Flipping around the channels of late-night TV in my Tokyo apartment in 1984 I came across what seemed like a B movie from the ’60s. The studio: Nikkatsu. The star: Joe Shishido. The director: Seijun Suzuki. I was not at all prepared for what I was about to see, and I remember spending much of the following hour or so riveted to the screen with my mouth open. That night changed my life and set me on a journey to explore the darker side of a culture known predominantly for its classical beauty.
What I discovered were entire genres of popular films that had never been seen outside of Japan. Hard-Boiled Noir, Nikkatsu Action, Toei Pink, Roman Porno. Far from the highly respected award-winning films on the international film circuit, these were the popular low-budget B pictures that the public thrived on. This, then, was the world of gossip columns, fan magazines, and superstars who graced the walls of Yakitori shops, nomiya (bars), and family-run businesses. This was the life and blood of Japan, neatly hidden from foreign eyes who, it was assumed, would not understand what the attraction was in the first place.
In the postwar ’50s and ’60s, Japan had its own version of the Hollywood star and studio system. Names like Tetsuya Watari, Mie Kitahara, and Akira Kobayashi may be largely unheard of in the west, but in Japan they are as famous as Bogart, Monroe, and Brando. Countless directors flourished in the studios of Daiei, Toei, and Nikkatsu as directors for hire—auteurs in their own right. By comparison, Kurosawa’s work is considered more “Western.” Here we are looking at a whole new aesthetic, where plot and narrative devices take a back seat to mood, music, and the sensuality of visual images. Character development is often distilled into moments. There is a quality of timelessness—The Floating World translated to the scope screen.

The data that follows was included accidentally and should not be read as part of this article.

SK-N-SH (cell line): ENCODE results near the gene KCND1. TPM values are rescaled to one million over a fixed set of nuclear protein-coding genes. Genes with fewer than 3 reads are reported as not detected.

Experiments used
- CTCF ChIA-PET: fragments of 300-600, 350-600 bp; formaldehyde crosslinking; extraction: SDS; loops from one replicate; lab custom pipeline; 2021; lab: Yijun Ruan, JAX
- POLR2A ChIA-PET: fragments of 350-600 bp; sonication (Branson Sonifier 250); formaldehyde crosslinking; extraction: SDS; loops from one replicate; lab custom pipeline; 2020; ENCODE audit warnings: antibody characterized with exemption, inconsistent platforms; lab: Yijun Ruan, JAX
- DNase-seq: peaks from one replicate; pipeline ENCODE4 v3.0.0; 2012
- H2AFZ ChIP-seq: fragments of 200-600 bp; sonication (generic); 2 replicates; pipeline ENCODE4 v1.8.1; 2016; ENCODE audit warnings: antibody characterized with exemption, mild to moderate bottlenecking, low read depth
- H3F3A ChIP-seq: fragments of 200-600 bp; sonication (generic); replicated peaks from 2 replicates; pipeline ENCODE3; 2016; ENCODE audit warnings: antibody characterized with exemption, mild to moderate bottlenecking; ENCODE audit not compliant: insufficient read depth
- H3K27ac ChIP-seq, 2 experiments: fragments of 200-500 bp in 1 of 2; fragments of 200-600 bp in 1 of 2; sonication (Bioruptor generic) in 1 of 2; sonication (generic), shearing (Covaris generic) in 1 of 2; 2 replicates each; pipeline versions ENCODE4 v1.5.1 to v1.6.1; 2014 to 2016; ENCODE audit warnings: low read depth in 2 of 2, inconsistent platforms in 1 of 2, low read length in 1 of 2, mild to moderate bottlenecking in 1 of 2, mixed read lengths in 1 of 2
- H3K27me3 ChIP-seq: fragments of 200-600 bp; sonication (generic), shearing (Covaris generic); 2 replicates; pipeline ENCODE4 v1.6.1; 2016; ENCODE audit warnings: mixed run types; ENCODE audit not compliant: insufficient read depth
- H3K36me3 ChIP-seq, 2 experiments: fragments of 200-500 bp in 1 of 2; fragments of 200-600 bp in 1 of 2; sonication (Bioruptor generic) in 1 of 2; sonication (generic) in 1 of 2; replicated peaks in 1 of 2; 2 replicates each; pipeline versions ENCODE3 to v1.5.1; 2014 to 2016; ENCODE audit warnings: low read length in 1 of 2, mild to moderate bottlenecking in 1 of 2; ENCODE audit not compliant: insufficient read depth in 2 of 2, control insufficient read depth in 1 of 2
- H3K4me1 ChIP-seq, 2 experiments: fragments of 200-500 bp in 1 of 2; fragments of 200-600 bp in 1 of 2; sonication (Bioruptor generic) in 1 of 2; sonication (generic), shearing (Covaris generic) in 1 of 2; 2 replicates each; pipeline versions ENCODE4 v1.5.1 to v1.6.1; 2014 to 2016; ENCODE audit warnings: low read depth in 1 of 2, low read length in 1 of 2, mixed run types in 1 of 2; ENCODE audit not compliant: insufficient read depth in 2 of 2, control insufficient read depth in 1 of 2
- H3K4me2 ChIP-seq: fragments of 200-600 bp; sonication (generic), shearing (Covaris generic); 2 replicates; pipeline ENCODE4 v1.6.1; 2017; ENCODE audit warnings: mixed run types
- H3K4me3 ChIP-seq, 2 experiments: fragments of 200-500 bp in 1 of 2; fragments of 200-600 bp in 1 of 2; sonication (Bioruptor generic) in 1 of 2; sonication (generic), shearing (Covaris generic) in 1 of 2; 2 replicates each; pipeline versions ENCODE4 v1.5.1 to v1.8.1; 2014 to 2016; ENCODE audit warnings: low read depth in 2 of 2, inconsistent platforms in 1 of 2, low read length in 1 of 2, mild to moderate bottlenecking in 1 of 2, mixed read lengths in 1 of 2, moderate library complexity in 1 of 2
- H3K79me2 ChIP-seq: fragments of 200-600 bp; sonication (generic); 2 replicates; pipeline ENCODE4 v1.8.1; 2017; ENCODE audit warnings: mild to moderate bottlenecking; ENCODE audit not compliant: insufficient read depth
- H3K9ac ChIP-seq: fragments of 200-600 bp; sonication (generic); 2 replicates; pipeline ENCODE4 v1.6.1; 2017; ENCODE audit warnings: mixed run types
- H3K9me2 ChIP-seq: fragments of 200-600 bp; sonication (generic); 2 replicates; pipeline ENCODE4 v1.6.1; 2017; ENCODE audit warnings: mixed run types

Of all the B studio directors, the one who perhaps most deservedly has earned the title auteur is Seijun Suzuki. Of the forty-two films Suzuki made for Nikkatsu, the final fourteen films he made between 1963 and 1967 are some of the most important, original, and Japanese films of all cinema, and of all his disturbing masterpieces, none is as powerful or unique as Branded to Kill. Each time I see it I discover something new—it’s like seeing it for the first time.
Astonishing. Exhilarating. Inspiring.
Nobody utilized Cinemascope like the Japanese (its similarity in shape to the Kabuki stage is suggested as a possible reason) and the use of the scope screen reached extravagantly delirious heights in the hands of master cinematographers like Mine Shigeyoshi and Nagatsuka Kazue, and directors like Seijun Suzuki. In Branded to Kill and Tokyo Drifter (Tokyo Nagaremono), each shot is a masterpiece of Japanese design. These traditions go back centuries, but on the scope screen they hit us afresh and right where we live.
Born in 1923 during the short-lived and quirky Taisho period in Japan, Suzuki inherited a powerful appetite for Haikara (modern style) that was tempered by his experiences in World War II. As the member of a meteorological unit, he was twice shipwrecked in the Philippines and Taiwan, and bore witness to atrocities we can only imagine. His nihilistic philosophy is quite apparent in this work—“Making things is not what counts: the power that destroys them is”—as a kind of playful irreverence that echoes the French New Wave that influenced Suzuki and his contemporaries.
Seijun Suzuki’s Branded to Kill is a cinematic masterpiece that transcends its genre. It is about as close to traditional Yakuza pictures as Godard’s Alphaville is to science fiction. Suzuki paid a price for his brilliance, however. Fired for “incomprehensibility” after making Branded to Kill, he was unable to work in film for ten years. This film is his seminal work; a genre film from a major Japanese studio by a team of creative geniuses who made no compromises. But here the genre is merely a point of departure.